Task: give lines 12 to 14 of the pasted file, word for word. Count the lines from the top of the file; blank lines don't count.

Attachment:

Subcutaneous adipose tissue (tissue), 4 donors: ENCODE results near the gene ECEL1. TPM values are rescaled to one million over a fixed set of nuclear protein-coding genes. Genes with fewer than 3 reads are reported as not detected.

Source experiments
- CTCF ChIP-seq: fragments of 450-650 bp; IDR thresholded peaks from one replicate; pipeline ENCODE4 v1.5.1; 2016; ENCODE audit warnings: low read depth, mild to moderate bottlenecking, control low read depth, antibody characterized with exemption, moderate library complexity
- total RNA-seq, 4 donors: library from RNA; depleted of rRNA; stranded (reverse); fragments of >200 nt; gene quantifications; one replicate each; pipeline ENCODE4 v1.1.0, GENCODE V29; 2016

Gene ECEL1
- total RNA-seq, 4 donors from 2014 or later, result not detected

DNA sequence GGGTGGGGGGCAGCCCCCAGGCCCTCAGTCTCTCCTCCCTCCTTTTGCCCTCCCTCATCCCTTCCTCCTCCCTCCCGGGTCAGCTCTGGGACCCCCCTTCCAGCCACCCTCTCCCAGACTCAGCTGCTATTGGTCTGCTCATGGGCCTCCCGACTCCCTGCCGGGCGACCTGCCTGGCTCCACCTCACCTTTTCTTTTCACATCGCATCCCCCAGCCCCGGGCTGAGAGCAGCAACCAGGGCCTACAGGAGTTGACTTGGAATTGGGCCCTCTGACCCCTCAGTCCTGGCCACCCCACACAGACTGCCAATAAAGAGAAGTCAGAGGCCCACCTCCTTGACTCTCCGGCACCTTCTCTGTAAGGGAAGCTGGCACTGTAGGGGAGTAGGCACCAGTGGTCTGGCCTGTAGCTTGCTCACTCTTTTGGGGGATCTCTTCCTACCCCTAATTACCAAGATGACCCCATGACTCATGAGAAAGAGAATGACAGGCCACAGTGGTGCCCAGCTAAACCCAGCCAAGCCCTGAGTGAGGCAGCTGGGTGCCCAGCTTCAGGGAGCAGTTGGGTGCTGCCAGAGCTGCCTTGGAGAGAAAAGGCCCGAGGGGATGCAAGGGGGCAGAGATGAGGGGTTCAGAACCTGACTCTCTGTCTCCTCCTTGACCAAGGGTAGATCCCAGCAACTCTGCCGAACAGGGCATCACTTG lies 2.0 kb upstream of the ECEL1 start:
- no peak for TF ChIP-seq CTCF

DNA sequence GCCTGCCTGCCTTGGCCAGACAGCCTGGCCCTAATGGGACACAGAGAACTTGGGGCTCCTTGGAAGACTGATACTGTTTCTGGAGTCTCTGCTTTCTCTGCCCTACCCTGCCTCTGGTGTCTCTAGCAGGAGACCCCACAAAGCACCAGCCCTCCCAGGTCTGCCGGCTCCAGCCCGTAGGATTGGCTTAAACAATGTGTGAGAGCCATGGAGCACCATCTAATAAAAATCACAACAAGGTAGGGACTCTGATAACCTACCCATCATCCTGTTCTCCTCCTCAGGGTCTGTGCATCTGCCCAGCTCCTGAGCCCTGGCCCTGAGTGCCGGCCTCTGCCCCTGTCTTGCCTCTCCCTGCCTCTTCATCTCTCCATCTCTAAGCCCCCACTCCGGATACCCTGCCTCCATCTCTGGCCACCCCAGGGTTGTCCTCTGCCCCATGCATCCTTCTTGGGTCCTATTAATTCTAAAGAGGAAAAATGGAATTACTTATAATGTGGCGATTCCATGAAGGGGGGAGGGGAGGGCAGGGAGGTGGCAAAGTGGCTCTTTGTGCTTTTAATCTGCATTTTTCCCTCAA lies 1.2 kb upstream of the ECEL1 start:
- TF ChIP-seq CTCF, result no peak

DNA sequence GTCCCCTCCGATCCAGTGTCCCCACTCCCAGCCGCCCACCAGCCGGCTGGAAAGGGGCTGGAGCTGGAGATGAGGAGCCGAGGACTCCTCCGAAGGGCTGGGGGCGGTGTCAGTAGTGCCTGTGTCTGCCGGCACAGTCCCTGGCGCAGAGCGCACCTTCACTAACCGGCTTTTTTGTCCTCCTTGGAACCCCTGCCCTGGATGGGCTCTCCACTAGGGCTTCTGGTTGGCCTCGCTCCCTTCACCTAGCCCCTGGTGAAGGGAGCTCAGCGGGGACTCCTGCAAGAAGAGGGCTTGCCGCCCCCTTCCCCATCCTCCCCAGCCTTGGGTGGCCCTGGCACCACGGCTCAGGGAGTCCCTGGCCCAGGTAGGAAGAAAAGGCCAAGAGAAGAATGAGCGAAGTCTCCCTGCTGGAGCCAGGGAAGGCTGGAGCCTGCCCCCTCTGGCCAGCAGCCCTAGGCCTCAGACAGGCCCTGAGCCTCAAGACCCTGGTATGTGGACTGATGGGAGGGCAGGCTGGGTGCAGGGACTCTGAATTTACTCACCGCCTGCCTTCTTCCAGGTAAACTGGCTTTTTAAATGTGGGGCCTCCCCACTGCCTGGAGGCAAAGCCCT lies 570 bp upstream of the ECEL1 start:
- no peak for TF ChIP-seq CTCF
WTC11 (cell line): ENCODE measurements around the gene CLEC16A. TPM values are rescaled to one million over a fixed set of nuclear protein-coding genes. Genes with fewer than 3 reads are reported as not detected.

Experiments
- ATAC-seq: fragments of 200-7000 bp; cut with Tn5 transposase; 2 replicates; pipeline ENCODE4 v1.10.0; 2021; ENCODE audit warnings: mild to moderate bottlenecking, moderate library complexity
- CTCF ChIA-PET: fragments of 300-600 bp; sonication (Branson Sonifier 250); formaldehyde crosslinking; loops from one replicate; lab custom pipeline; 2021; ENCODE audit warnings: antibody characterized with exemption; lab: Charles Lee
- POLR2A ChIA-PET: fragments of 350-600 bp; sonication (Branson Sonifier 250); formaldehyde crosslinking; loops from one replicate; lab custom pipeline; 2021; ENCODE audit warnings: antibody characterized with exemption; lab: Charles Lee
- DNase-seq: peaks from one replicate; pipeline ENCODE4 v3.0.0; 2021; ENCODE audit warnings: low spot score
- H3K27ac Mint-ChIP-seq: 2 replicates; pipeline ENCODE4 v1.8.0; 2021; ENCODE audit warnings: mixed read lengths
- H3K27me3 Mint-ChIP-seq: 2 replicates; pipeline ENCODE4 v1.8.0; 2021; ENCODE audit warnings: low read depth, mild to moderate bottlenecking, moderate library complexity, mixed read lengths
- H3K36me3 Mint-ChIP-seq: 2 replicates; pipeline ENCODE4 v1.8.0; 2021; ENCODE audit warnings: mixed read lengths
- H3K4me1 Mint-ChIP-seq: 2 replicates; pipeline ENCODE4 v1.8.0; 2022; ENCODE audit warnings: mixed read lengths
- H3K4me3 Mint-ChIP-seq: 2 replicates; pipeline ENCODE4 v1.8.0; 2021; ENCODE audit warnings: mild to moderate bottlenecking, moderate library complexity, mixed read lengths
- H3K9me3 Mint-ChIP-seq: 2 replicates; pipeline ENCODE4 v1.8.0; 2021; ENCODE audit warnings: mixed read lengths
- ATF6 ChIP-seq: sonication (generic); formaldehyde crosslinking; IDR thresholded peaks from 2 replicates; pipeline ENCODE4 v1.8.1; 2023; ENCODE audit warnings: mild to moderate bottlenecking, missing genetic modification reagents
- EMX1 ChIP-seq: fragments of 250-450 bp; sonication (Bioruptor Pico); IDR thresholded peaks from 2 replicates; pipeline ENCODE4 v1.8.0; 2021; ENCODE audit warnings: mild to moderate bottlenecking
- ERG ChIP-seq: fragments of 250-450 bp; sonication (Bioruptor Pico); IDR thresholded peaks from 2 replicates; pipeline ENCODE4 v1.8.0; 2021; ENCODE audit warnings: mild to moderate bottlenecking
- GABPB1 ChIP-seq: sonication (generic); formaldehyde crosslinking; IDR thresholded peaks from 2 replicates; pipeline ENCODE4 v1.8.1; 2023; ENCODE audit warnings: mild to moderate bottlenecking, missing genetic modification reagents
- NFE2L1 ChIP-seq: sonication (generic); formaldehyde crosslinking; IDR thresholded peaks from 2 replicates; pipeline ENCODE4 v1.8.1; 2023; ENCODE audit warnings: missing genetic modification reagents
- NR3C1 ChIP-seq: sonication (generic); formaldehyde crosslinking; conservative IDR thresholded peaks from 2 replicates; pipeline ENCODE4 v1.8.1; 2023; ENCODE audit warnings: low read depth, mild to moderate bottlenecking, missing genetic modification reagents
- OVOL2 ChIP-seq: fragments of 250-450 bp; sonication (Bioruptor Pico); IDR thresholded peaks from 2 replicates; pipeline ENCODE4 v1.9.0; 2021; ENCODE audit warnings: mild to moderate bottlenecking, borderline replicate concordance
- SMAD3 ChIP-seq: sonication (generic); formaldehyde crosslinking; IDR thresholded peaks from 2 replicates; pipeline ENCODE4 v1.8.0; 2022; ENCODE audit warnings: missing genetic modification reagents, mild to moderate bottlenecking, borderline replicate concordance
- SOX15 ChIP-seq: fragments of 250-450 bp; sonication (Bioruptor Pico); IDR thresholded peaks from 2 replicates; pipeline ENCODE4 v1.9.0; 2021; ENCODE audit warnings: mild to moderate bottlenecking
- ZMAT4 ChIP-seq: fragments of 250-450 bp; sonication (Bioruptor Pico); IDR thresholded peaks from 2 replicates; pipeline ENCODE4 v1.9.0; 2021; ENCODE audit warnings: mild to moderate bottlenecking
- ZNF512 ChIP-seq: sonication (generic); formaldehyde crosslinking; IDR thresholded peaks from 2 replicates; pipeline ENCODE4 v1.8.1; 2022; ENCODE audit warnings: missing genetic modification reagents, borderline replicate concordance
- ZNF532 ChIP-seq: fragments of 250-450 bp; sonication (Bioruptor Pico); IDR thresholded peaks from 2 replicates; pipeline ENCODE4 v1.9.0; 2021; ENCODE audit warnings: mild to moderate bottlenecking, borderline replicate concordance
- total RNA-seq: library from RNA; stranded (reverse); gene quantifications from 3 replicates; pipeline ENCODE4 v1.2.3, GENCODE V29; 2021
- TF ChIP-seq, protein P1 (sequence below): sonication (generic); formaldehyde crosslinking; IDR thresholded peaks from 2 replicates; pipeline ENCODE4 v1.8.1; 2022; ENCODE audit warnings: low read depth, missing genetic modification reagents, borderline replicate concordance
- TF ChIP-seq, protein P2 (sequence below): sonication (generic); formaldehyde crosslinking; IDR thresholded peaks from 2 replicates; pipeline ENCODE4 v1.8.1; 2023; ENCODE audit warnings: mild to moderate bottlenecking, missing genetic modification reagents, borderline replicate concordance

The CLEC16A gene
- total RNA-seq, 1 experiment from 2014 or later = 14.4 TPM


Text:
- no peak for TF ChIP-seq CTCF
WTC11 (cell line): ENCODE measurements around the gene CLEC16A. TPM values are rescaled to one million over a fixed set of nuclear protein-coding genes. Genes with fewer than 3 reads are reported as not detected.

Experiments